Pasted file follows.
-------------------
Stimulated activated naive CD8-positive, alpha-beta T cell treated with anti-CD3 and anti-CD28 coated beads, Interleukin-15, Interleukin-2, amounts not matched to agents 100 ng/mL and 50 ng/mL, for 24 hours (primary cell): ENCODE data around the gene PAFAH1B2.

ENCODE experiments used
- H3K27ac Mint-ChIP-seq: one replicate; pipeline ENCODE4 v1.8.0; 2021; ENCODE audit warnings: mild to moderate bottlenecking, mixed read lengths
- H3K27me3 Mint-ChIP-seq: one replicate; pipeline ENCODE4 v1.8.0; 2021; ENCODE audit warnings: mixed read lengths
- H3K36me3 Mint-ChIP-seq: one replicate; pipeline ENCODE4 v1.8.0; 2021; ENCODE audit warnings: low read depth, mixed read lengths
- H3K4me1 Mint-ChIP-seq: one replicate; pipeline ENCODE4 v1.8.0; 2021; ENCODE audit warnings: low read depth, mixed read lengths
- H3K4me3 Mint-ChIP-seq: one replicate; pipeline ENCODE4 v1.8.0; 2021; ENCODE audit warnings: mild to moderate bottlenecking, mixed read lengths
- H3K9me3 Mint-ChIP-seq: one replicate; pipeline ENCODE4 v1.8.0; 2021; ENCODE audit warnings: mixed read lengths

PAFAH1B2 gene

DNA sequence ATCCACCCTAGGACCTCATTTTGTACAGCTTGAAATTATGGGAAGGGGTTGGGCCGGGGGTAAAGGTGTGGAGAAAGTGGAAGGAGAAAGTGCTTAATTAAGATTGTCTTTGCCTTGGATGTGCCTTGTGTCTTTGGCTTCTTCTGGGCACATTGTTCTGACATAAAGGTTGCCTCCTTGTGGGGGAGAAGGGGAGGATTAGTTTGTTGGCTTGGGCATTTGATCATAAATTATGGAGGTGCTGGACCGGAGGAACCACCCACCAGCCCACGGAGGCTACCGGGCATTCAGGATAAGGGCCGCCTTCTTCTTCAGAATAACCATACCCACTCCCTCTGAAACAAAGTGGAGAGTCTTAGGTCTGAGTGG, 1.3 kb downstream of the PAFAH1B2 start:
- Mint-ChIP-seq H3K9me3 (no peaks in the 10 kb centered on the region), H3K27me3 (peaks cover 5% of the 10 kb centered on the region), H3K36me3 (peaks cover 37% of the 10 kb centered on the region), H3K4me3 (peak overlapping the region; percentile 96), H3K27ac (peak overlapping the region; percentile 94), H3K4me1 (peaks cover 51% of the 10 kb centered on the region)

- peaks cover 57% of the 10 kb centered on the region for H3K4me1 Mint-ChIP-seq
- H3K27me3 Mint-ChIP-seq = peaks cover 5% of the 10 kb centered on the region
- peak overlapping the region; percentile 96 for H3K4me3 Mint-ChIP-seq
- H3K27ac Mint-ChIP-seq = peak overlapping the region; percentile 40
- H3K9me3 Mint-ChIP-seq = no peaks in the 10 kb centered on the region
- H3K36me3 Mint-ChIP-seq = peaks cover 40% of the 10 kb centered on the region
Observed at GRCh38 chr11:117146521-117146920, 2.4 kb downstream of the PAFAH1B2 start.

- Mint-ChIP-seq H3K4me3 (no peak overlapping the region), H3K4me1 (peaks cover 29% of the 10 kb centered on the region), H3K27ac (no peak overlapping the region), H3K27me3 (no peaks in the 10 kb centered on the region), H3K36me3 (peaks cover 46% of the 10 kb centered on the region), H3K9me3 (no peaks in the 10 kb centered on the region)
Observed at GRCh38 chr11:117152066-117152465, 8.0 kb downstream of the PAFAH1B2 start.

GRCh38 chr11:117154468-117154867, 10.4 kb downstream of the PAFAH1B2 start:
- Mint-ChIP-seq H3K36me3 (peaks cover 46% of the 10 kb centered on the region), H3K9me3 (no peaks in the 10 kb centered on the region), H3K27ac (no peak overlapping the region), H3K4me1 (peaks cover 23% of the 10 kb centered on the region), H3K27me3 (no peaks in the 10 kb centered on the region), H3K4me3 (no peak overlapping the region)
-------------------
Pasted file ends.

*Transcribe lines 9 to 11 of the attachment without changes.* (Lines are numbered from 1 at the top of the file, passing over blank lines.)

PAFAH1B2 gene

DNA sequence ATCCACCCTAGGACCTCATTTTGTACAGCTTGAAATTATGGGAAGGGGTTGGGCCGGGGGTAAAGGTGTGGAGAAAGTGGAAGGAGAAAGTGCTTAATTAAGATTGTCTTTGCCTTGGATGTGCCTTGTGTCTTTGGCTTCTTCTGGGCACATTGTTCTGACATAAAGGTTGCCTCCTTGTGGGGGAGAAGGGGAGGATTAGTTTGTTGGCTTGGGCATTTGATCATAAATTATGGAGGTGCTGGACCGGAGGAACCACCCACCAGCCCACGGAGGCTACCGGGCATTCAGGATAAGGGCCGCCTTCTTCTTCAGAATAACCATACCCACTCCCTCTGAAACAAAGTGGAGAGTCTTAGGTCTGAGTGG, 1.3 kb downstream of the PAFAH1B2 start:
- Mint-ChIP-seq H3K9me3 (no peaks in the 10 kb centered on the region), H3K27me3 (peaks cover 5% of the 10 kb centered on the region), H3K36me3 (peaks cover 37% of the 10 kb centered on the region), H3K4me3 (peak overlapping the region; percentile 96), H3K27ac (peak overlapping the region; percentile 94), H3K4me1 (peaks cover 51% of the 10 kb centered on the region)